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Why I can't able to specify static type of methods in interface.

Is there any alternative to do this??

but I should use only inerface insted of abstract class.


Is there any problem in specifing acess specifier in interface?

I want to specify the events in Interface and that should be acessed only by implemented class so i want protected acess specifier to that event.

and I have certain function that can be make use of interface in another class in that case i can use public acess specifier.

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See also stackoverflow.com/questions/512877/… –  VonC Mar 4 '09 at 8:03

4 Answers 4

up vote 2 down vote accepted

I don't know what language you're taking about but I'll answer as if in C#.

Why I can't able to specify static type of methods in interface. Is there any alternative to do this??

It is because you can't override static methods. What are you trying to achieve?

Members in interfaces are always public in C#. If you need to have other protection levels, use an abstract class. What would the purpose of protected events be if you can't access them from the interface? It has nothing to do with the interface then (remember, the interface can't have any code). If you are referring to that only implementing classes can raise the events, rest assured that they are the only ones that can raise them. Events are built that way - only the class itself can raise events. You can't raise an event external from the class (except if you have a method on the class, raising the event).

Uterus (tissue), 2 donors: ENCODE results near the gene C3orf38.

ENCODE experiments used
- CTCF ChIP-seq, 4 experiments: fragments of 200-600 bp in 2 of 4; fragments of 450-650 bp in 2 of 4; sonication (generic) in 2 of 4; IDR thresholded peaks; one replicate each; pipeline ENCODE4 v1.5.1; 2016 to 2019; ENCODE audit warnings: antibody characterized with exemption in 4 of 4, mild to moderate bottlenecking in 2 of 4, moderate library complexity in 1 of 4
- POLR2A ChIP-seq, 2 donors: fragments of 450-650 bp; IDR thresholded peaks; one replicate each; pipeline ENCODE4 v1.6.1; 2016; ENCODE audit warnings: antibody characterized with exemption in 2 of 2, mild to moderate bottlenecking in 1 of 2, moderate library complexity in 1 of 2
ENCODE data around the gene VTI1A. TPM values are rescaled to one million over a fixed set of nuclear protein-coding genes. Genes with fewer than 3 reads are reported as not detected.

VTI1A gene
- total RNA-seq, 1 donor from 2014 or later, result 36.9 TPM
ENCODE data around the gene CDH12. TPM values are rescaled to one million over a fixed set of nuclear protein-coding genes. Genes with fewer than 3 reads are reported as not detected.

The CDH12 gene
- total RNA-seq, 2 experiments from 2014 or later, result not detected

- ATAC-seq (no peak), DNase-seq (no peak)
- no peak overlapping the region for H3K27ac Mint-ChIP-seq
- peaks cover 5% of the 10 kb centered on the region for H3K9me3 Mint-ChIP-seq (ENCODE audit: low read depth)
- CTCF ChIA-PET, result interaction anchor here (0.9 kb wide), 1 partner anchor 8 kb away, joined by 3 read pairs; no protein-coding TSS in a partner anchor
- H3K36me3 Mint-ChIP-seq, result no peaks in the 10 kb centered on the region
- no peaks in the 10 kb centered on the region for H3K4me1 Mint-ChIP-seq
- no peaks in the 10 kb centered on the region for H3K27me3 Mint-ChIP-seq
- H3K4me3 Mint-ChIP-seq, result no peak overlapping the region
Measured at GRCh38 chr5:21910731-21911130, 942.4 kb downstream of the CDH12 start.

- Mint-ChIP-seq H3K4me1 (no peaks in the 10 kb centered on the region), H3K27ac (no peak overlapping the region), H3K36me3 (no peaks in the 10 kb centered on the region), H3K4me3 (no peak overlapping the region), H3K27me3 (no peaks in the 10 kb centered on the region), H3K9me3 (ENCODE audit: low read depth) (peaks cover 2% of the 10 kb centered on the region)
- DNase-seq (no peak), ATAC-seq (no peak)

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interfaces only describe your implementator to the public. The only access modifier for an interface is "internal" on the interface itself, which makes it an intertface only visible to all member of the same assembly or the ones made known with the "InternalsVisibleTo" attribute.

If only implementators should see a certain event, then that event would have to be in some kind of base class.

A static method is pretty much a remnant of procedural programming. they do have their use (see e.g. extension methods) but really haven't got much to do with OOP.

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I'm at loss on what you mean with the first question, but your second question about using protected in interfaces is a straight "no". Interfaces are called "interfaces" because they specify the "interface" (i.e. public methods) in which you can communicate with that object.

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My experience with OOP is in relation to Actionscript 3, but I am sure it's relative.

Static methods cannot be overidden and they do not get used when a class extends the ancestor class.

Access modifiers aren't used in the interface because the interface is used to setup PUBLIC methods.

In AS3 an interface is merely a method signature with no block, but including data-types.

It is important to note that getter/setter method signatures can be used in an interface as well. These are useful and if you only use a setter you have created a read-only public access to a private encapsulated variable.

As far as interface instead of an abstract class, it all depends on how you want to implement your code. Often times and interface and an abstract class are used together to achieve different results utilizing inheritance and polymorphism (extends / implements).

Brian Hodge hodgedev.com blog.hodgedev.com

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